That chance conversation in the corridor freed me.  I was working very, very hard, but much of it wasn’t quite as necessary as it felt at the time.  Hopefully, as you’re reading this, you’re thinking, “of course you should have a day off, everyone should, I was going to anyway!”, but maybe you’re already overwhelmed by all there is to do.  Remember that this is the sort of job where it’s never finished.  You can always do more, but it doesn’t mean you should.  You will be much more use to your classes if you are in better shape because you had some space at the weekend to do and think about something else!  There are no prizes for keeling over exhausted by week 4.  When you’re new and you’re keen to show you’re conscientious, the temptation to overwork is considerable.  And also, to be honest, it takes some time to get the knack of managing our time and balancing it with our workload.  Or am I alone in that?!  I won’t kid you that from that moment I never struggled with work-life balance again, far from it, but that conversation was a huge turning point for me.

So, whatever else you do, have a day off.  One complete day off is better than two half-days off.  See your friends (before you lose them), go out, but have a day off when you don’t check your work e-mail or get your planner out.  And on the other day, start off by working out exactly what you need to achieve by the end of it, then break your day up into blocks and stick to your time deadlines ruthlessly, just like you did in exams.  It might mean that you don’t get to do an activity exactly as you want to this time, or that worksheet or flipchart or powerpoint isn’t quite as pretty as you wanted it.  But ultimately it’s about what pupils learn (and there are many different ways of achieving that) and keeping on top of the other bits that come with working in a team (like admin).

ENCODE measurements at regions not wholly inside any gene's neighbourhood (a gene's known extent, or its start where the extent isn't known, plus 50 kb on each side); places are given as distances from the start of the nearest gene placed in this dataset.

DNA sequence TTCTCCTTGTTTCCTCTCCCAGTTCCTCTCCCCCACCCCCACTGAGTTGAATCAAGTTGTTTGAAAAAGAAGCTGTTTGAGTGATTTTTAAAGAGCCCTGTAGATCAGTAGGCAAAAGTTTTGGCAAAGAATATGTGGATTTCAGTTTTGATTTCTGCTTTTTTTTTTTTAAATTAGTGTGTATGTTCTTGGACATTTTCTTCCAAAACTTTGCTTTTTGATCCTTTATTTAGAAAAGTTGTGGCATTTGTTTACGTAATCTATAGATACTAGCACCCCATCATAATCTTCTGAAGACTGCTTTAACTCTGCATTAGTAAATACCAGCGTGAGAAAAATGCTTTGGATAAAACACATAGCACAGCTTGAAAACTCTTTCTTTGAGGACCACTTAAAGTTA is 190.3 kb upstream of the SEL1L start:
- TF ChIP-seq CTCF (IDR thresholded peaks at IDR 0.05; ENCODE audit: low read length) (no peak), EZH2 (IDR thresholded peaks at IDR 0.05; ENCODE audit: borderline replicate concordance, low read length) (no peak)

So well done, you’ve made it to the end of the first week!  I think that deserves a celebration…

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To Get You Started… NQT Day #3

Things you need to find out today:

  • Designated person  Who is the designated person in your school who you have to inform if a pupil discloses something to you which needs passing on?  Remember never to guarantee confidentiality to a pupil.

Things you need to do today:

  • If you touch it, deal with it   Paperwork (if it hasn’t already) will now start to come at you from all directions.  Resolve to deal with it as soon as you touch it and then you can forget about it before you…. forget about it.
  • Homework timetable  When you know the homework nights for each group, plot them on your own timetable and also when you plan to take each group’s books in.  Always leave a free day between setting it and taking it in so pupils can come and ask you for help if they need to.  Work it so that you don’t take more than one set in per day, or you’ll never manage it!  If you really have to, then make sure one of the homeworks is quick to mark.